1. Download the Act FAST campaign videos and pictures from dropbox.
  2. The Act FAST campaign will run nationally from 2 February to 31 March 2017. The campaign includes advertising on TV, radio, bus interior posters and digital, supporting PR and a social media drive. A separate strand of activity will specifically target BME audiences as African, African-Caribbean and South Asian communities have a higher incidence of stroke. Website: www.nhs.uk/actfast Twitter: @ActFAST999, Facebook: www.facebook.com/ActFAST999.
  3. The Act FAST campaign:
    • Face – has their face fallen on one side? Can they smile?
    • Arms – can they raise both their arms and keep them there?
    • Speech – is their speech slurred?
    • Time – to call 999 if you see any single one of these signs
  4. Additional symptoms of stroke and mini stroke can include:
    • sudden loss of vision or blurred vision in one or both eyes
    • sudden weakness or numbness on one side of the body
    • sudden memory loss or confusion
    • sudden dizziness, unsteadiness or a sudden fall, especially with any of the other symptoms
  5. Professor Tony Rudd, National Clinical Director for Stroke at NHS England, said “NHS stroke care and survival are now at record levels, stroke is very treatable but every minute counts. Knowing when to call 999 when you see any single one of the signs will make a significant difference to someone’s recovery and rehabilitation.”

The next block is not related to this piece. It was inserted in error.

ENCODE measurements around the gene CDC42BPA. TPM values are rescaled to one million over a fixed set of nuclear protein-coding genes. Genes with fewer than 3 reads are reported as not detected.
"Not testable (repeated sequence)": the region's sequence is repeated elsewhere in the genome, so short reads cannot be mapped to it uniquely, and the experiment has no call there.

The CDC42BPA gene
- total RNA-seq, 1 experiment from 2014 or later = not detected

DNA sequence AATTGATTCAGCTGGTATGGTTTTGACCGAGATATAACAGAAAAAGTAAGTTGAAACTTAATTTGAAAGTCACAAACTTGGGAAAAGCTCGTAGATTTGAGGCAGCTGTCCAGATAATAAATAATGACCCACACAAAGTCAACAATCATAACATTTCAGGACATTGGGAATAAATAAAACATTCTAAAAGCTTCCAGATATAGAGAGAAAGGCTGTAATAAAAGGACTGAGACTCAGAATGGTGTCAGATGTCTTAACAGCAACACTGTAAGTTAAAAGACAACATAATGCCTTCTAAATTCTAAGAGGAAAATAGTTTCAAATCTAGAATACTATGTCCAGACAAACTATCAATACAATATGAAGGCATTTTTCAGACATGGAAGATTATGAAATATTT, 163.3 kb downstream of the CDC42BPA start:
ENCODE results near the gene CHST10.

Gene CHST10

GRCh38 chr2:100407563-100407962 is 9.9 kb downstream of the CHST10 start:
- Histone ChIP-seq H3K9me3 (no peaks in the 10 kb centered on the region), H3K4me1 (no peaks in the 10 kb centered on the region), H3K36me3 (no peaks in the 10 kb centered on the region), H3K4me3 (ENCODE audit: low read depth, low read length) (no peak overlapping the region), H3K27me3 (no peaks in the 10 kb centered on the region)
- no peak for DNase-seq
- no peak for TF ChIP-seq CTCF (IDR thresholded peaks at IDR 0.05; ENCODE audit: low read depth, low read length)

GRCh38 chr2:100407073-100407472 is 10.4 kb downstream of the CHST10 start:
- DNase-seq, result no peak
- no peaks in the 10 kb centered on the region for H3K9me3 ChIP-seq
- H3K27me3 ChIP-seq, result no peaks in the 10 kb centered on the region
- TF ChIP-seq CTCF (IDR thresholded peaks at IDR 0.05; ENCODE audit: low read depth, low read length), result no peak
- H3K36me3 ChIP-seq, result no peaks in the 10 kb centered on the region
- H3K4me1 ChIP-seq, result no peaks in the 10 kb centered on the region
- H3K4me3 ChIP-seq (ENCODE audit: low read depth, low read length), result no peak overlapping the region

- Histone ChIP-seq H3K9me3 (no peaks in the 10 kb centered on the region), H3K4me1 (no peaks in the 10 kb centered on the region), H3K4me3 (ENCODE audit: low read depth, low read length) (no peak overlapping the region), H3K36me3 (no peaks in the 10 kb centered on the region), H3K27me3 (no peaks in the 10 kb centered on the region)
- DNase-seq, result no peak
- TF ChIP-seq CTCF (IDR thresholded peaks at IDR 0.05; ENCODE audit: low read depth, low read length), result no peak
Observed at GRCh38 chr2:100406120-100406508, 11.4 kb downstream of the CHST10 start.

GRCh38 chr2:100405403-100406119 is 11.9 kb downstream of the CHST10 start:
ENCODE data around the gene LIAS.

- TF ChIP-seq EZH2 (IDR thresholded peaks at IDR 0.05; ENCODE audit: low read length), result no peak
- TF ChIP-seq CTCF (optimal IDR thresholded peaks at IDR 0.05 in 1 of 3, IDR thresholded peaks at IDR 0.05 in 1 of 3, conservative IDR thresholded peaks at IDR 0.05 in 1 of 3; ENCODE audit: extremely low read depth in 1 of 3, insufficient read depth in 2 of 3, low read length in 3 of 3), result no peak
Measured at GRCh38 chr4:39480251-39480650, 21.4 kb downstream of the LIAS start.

6. A stroke is a brain attack that happens when the blood supply to the brain is cut off, caused by a clot or bleeding in the brain. There are around 100,000 strokes in the UK every year and it is the leading cause of severe adult disability. There are over 1.2 million people in the UK living with the effects of stroke. A mini stroke is also known as a transient ischaemic attack (TIA). It is caused by a temporary disruption in the blood supply to part of the brain.
  7. Public Health England exists to protect and improve the nation’s health and wellbeing, and reduce health inequalities. It does this through world-class science, knowledge and intelligence, advocacy, partnerships and the delivery of specialist public health services. PHE is an operationally autonomous executive agency of the Department of Health. Follow us on Twitter: @PHE_uk and Facebook: www.facebook.com/PublicHealthEngland.
  8. Stroke Association is a charity. We believe in life after stroke and together we can conquer stroke. We work directly with stroke survivors and their families and carers, with health and social care professionals and with scientists and researchers. We campaign to improve stroke care and support people to make the best recovery they can. We fund research to develop new treatments and ways of preventing stroke. The Stroke Helpline (0303 303 3100) provides information and support on stroke.”

For further information, images or interviews please contact:

freuds

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Telephone 020 3003 6527

Mobile 07912 515997

Mobile 07701 395471